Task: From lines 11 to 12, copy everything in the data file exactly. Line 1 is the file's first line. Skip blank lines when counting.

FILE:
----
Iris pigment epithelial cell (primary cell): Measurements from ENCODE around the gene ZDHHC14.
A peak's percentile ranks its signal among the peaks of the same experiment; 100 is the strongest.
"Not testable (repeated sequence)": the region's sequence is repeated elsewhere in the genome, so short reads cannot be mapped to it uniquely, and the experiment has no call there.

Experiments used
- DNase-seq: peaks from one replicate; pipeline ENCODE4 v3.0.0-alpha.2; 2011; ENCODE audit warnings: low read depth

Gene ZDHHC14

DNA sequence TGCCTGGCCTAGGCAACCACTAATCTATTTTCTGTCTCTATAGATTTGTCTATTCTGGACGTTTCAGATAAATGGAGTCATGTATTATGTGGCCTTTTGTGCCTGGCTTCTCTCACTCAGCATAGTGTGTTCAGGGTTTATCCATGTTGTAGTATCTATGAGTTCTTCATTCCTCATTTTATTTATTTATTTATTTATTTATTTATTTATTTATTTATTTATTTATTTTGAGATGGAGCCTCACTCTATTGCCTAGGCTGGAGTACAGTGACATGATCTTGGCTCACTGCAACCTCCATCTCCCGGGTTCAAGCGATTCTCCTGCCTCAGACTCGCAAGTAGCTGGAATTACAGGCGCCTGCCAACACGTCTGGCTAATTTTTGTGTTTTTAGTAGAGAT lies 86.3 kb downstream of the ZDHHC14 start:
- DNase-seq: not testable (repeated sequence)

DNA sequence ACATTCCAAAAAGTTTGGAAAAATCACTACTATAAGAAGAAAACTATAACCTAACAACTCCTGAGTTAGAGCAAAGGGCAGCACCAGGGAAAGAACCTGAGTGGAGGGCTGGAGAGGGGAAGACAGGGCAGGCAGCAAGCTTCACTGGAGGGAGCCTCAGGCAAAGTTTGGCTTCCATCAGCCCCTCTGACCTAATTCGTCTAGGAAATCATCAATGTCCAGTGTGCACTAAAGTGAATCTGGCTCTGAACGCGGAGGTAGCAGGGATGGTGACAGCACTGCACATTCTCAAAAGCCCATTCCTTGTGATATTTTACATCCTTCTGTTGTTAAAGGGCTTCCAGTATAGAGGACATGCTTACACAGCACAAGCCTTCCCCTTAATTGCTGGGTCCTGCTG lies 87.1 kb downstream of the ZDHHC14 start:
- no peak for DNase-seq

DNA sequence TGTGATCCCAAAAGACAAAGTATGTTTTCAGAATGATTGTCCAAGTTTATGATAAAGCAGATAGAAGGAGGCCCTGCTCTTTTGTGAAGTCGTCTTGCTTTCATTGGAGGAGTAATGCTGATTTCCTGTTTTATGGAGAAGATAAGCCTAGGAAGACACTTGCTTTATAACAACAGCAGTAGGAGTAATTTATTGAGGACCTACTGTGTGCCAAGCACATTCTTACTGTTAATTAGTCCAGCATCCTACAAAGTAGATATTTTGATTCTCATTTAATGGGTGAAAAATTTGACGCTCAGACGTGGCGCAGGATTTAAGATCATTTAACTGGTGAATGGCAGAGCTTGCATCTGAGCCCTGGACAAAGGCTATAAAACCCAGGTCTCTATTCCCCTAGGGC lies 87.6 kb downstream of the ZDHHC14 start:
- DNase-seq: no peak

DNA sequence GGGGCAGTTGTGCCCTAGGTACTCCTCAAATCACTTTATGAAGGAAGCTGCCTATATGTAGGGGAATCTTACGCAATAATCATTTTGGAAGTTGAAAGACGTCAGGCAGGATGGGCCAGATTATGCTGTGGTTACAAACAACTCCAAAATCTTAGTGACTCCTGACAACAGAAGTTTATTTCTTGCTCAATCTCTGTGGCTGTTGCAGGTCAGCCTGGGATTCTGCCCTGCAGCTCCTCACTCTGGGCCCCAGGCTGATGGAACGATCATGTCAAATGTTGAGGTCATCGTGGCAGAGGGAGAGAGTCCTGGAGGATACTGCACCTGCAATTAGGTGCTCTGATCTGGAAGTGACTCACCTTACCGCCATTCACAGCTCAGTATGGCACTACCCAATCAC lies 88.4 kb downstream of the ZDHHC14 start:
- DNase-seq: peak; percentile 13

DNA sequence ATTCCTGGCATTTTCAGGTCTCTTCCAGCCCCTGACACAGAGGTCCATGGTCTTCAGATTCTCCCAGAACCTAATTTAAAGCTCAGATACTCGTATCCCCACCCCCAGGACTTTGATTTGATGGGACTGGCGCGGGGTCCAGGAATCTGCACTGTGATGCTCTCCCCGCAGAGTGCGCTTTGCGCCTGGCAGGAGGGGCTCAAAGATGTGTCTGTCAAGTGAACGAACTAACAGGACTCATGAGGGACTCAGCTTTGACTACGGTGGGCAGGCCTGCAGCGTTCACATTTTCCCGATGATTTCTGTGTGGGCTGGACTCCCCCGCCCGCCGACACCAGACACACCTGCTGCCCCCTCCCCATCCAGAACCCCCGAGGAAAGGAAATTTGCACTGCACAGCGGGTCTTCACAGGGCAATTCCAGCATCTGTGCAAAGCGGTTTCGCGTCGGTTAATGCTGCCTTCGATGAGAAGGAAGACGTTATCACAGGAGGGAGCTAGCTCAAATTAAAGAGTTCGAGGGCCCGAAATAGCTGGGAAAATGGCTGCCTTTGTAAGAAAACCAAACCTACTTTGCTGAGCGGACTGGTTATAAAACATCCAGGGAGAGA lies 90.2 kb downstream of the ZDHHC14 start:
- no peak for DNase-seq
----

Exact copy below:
DNA sequence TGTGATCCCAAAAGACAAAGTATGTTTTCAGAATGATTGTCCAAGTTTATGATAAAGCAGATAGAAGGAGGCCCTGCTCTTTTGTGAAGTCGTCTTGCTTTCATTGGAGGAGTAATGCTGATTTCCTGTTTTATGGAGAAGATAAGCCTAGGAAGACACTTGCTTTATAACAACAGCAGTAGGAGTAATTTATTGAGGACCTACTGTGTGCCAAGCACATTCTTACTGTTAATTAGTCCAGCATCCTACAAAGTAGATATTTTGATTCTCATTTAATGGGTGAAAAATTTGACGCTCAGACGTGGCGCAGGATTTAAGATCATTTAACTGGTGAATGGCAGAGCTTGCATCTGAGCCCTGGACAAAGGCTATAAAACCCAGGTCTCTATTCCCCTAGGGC lies 87.6 kb downstream of the ZDHHC14 start:
- DNase-seq: no peak